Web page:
Solo back on the pitch as US women aim for London

Solo back on the pitch as US women aim for London

Published Jan. 19, 2012 1:58 a.m. ET

The same nimble legs that danced with the stars were back on the pitch Wednesday, darting this way and that on the turf field at BC Place. When Abby Wambach's powerful left foot nailed an 18-yard blast that looked certain to be a goal, Hope Solo made an all-out stretch-dive to her right to save it.

Solo might have had to settle for fourth doing the chacha, Viennese waltz and the like with partner Maksim Chmerkovskiy on ''Dancing With the Stars'' last fall, but she's still the consensus No. 1 goalkeeper in the world.

''Now you have your everyday citizen knowing who I am,'' Solo said. ''For the game to grow, it needs to get more mainstream media, and I know `Dancing With the Stars' did just that.''

Solo feels the same about her recent nude photo shoot for ESPN the Magazine, yet another byproduct of the wave of attention the U.S. women's soccer team rode from its second-place finish at the World Cup in Germany last summer. It's a sport that still needs to sell itself, and Solo - outspoken, daring, talented - fits the bill perfectly.


Solo and her teammates are back to serious work over the next two weeks as they attempt to earn their way to the London Olympics. Eight teams are vying for two berths in the CONCACAF tournament; the U.S. opens on Friday against the Dominican Republic.

Might all the celebrity trappings, she was asked, cause her to lose her edge as a soccer player?

''I don't think anybody's ever questioned my focus,'' she shoots back. ''Very competitive, very driven.''

Her answer is so direct that's it hard to doubt, even if it seems incongruous coming from someone casually holding a cup of coffee and wearing a 6-foot-long fashionable gray scarf in the lobby of a high-end hotel.

''She is intimidating,'' midfielder Megan Rapinoe said. ''Not once you get to know her. She's just one of the girls once you get to know her. Hopefully she does intimidate other people.''

Solo's competitiveness showed on ''Dancing With the Stars.'' She put in 7-hour days for more than three months, exchanging her game-day ponytail for glamorous hairdos as she essentially learned how to dance from scratch. The fact that she was left to the mercy of the judges - instead of an unambiguous score based on, say, number of goals scored - left her in no way envious of figure skaters and gymnasts.

''I like when there's a clear winner, and a clear loser,'' she said. ''Absolutely. That's the sport I come from.''

It's been said athletes have a natural advantage on ''Dancing With the Stars,'' but what about the reverse? Did learning how to tango make her a better soccer player?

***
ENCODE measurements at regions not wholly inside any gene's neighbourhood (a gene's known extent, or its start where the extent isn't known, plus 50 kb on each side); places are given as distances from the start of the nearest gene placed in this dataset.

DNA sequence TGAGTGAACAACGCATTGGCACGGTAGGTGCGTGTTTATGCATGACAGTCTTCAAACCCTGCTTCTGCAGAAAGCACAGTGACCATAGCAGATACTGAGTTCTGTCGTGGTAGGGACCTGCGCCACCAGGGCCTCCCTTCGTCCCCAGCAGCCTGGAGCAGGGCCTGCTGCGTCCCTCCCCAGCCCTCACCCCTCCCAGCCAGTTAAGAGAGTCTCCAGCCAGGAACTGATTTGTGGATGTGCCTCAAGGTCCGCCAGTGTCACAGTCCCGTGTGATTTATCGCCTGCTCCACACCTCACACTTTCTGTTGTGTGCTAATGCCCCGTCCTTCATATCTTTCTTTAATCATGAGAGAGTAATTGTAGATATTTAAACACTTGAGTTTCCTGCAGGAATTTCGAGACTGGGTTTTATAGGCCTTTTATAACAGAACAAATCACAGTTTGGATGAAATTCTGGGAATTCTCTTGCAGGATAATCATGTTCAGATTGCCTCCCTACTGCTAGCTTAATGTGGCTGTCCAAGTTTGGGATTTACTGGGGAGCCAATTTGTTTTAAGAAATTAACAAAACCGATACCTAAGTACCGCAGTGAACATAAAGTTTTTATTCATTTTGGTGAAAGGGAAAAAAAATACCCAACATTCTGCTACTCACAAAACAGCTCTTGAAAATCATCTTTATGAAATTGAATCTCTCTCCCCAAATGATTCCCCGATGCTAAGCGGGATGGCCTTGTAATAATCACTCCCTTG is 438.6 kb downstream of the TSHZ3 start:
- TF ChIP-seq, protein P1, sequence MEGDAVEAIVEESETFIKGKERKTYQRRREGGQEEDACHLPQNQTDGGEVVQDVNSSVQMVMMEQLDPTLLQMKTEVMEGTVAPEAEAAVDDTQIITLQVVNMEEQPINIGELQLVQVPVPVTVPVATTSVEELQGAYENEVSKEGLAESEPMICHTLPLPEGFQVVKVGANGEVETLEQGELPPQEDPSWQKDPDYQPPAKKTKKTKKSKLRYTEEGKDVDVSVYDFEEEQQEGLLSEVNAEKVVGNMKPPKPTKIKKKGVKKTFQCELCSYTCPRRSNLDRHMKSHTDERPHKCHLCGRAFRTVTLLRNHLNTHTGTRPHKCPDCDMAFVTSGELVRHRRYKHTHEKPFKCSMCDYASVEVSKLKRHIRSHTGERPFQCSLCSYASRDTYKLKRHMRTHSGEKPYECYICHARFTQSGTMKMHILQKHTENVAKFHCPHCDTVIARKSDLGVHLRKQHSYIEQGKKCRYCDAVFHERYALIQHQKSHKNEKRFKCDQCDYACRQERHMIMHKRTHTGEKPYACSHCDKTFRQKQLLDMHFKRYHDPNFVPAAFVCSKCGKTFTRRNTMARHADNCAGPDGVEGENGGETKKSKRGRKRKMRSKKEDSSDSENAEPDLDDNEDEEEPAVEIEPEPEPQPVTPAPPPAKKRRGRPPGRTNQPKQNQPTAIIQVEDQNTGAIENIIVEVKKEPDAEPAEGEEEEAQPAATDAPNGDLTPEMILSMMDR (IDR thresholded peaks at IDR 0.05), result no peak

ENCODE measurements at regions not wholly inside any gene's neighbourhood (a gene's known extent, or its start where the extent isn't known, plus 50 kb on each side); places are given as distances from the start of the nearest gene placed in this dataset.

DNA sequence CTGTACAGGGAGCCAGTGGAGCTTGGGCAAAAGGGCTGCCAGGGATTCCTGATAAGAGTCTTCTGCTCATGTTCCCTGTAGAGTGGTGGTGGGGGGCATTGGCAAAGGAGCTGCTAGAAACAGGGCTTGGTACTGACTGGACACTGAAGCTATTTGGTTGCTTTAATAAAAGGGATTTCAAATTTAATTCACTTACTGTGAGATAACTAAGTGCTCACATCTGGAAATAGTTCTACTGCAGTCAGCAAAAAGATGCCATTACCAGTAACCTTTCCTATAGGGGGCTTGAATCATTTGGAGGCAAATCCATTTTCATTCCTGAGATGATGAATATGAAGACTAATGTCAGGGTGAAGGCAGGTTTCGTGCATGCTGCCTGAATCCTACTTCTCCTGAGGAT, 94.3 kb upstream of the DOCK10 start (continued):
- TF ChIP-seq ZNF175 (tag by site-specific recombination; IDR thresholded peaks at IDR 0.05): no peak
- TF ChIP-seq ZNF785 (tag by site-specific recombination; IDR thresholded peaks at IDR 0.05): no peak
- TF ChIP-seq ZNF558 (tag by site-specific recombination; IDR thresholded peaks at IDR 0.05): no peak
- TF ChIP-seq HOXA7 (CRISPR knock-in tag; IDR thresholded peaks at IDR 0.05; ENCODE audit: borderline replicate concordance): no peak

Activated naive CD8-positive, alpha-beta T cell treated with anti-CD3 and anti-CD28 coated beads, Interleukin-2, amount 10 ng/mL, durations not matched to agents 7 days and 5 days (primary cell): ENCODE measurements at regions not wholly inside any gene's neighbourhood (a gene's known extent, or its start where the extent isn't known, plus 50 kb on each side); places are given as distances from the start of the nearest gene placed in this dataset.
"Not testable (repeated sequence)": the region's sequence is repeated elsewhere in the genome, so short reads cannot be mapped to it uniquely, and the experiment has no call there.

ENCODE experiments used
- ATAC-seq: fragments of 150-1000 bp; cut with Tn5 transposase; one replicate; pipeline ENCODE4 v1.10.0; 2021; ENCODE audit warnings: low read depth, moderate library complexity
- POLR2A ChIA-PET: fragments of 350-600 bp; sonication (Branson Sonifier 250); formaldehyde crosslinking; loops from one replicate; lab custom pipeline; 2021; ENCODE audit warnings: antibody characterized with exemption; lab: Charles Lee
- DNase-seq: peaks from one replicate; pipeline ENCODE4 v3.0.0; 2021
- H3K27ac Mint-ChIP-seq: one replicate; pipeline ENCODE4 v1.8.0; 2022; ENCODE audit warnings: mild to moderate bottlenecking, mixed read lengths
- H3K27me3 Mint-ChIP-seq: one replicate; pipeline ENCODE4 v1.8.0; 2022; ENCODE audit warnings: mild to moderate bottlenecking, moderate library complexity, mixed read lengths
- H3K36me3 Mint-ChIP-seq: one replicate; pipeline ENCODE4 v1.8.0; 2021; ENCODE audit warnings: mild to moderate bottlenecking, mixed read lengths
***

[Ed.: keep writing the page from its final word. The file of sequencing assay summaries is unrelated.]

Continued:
''No. Let's just be honest,'' she said. ''I stayed in shape, but there's many things you can do in the offseason to stay in shape. My endurance was good - I wasn't goalkeeper-fit. I lost some of my muscle strength. It's just different. I lost some of the intense footwork, so I did have to gain it all back.''

And then there were the nerves.

''Oh, my gosh, I have never been more nervous in my entire life,'' she said. ''And I think it's because you're doing something that you have no experience in, it's on live television, and it's in front of 23 million viewers. You could put 23 million viewers out in the stadium by the soccer field, and I would have no problem dealing with the nerves. But when you don't have any experience and confidence in what you're doing, it's a lot different.''

Earlier, at the practice, Solo wrapped up the session by walking to the bench and loading a large blue icepack one handful at a time. The pack goes on her right shoulder, the price she continually pays for trying to play through an injury before eventually having surgery in 2010. Thirteen anchors were inserted, and they keep her shoulder together.

''My shoulder will always be an issue,'' the 30-year-old goalkeeper said. ''But I'm getting through it. I look back at the World Cup and I ask myself `How in the world did you find a way to play?' And it's a testament to the doctors and to obviously my mentality to get back on the field. But I look back and I wonder how it did it because it's probably 10 times better now than it was just a few months ago.''

And does she think the shoulder might in any way keep her out of the Olympics? There's no use asking. She's determined to be there.


Joseph White can be reached at